Threat level: High
The current travel safety advice is to remain vigilant at all times as the country is currently in a state of emergency in many areas. South Sudan is an independent state as of 2011.
You should avoid travelling to: Central Darfur, East Darfur, North Darfur, West Darfur and South Darfur, under any circumstances. Entry into any of these areas requires special permission from the Sudanese government. Banditry and lawlessness are common in these areas.
Most areas of the country suffer from violent crime and political unrest. Security precautions should be taken during any visits, and be vigilant of the general terror threat targeted at western travellers.
Recent Security Risk Events
Travel to the Sudan/Libya border is highly advised against. There has been much militant activity in these areas in recent years. In 2015, five refugees were killed while fleeing from border police. Take extra care if you do have to travel to this area and seek advice from the local police before traveling.
Anti-government demonstrations can occur at short notice in many areas of Sudan, especially Khartoum. Monitor local media and stay clear of any gatherings when possible.
In January 2017 three people were reported killed and several others wounded when a Nuer White Army militant opened fire on a car carrying passengers along the Juba-Nimule road.
Hezbollah, Palestine Islamic Jihad, and the Abu Nidal Organization are all renowned terror organisations known to operate in Sudan. The country is also known to harbour many terrorist training camps due to its sheer size, making it easy for groups to hide from any civilisation.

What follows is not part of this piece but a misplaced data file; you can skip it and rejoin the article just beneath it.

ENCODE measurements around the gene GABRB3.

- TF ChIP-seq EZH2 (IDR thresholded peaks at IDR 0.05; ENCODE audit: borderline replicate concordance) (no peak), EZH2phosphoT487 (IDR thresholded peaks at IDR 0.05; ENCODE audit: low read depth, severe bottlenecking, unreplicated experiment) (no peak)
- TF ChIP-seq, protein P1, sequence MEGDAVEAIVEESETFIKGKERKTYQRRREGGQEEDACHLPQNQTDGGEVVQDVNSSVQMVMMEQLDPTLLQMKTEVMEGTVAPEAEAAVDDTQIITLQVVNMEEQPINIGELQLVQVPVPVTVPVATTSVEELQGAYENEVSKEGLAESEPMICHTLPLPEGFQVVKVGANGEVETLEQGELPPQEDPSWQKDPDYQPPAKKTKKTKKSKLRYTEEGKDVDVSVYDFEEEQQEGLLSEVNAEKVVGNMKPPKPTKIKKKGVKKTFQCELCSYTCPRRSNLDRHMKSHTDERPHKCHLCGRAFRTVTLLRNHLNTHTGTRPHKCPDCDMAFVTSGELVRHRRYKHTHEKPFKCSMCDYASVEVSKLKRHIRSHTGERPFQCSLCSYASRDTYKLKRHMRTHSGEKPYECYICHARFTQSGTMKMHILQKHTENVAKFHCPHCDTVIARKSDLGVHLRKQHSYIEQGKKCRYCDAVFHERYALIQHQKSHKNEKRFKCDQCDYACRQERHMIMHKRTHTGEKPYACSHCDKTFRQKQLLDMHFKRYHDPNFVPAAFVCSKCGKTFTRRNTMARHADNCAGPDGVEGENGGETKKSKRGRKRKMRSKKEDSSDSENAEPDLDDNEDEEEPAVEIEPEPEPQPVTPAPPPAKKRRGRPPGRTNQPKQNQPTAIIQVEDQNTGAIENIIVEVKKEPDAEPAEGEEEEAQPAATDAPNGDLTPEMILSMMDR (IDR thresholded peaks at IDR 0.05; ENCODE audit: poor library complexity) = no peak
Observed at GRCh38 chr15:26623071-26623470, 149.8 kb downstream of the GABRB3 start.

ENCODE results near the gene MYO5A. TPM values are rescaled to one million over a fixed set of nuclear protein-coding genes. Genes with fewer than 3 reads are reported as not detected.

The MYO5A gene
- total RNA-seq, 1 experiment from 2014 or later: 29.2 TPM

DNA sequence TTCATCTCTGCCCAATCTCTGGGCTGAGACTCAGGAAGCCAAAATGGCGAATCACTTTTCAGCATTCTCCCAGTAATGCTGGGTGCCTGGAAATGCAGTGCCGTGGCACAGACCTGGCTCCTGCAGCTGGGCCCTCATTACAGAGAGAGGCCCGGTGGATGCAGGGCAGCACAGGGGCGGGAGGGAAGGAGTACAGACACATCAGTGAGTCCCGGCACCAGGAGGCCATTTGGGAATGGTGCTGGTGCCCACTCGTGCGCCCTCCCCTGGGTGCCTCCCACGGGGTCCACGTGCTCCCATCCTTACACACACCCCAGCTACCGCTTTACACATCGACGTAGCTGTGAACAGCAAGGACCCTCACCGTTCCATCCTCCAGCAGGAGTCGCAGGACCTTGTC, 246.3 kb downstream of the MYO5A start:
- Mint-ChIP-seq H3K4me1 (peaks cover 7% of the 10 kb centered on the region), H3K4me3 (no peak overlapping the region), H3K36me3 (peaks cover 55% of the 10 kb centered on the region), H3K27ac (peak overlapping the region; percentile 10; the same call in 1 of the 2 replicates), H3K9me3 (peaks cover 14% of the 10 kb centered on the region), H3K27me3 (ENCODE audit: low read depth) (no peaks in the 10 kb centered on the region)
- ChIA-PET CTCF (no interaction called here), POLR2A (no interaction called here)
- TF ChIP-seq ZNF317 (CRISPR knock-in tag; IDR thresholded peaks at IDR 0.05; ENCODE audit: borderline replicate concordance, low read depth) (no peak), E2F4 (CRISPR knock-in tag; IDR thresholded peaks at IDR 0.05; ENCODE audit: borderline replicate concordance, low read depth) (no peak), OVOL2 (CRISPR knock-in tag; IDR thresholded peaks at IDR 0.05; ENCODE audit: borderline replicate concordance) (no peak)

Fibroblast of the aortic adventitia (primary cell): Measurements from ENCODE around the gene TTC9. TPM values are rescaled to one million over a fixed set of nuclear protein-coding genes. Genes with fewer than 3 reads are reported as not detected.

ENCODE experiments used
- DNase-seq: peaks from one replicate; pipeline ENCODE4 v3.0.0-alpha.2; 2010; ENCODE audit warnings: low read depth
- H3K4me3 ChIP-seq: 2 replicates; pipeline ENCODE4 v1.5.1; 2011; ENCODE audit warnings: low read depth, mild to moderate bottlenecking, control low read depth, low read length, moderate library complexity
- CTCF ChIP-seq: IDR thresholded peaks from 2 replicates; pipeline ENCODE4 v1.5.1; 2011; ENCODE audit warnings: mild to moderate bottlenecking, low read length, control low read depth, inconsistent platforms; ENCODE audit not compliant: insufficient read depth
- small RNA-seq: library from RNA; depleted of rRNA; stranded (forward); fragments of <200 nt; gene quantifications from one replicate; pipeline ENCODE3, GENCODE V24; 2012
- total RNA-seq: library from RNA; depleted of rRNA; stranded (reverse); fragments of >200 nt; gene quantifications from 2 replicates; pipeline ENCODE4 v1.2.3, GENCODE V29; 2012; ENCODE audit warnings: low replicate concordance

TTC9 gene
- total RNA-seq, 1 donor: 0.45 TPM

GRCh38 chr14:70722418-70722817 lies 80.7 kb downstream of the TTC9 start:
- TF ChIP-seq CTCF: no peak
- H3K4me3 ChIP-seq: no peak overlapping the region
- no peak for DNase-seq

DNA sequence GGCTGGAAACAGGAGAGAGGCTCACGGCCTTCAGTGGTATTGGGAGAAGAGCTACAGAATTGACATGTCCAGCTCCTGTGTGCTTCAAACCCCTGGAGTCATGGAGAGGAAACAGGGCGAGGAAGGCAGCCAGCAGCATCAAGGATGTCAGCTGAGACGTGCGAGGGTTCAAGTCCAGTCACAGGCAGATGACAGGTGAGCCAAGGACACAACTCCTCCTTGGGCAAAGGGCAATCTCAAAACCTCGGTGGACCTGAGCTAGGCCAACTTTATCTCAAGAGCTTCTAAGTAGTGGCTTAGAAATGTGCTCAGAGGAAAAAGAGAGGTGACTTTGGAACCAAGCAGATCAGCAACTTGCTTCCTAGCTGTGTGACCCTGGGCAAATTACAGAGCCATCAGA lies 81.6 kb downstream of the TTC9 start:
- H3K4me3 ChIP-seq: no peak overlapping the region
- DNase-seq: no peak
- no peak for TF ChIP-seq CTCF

Such groups often target western travellers and may attack at any time. This is a serious threat that should be taken into consideration during travel in Sudan. There have been several large scale terror attacks in the country in recent years.
Sudan’s international relationships mostly revolve around the Arab Muslim states and its economic relationships rely heavily on China. The country also has a strong diplomatic relationship with Russia which sees embassies in both countries. Relationships between Sudan and the United Kingdom are shaky after the Sudanese government accused foreign aid organisations such as Oxfam as being spies and attempting to ban their work.
The road conditions in Sudan are generally poor, and many collisions occur every day due to poor standards of driving. The roads are also not lit at night, and are often used by pedestrians or donkey carts. You can drive in Sudan on a UK, EU, US or international driving licence for up to 3 months. White Nile, North Kordofan and Sennar states are all high risk areas and travel to these locations is highly advised against.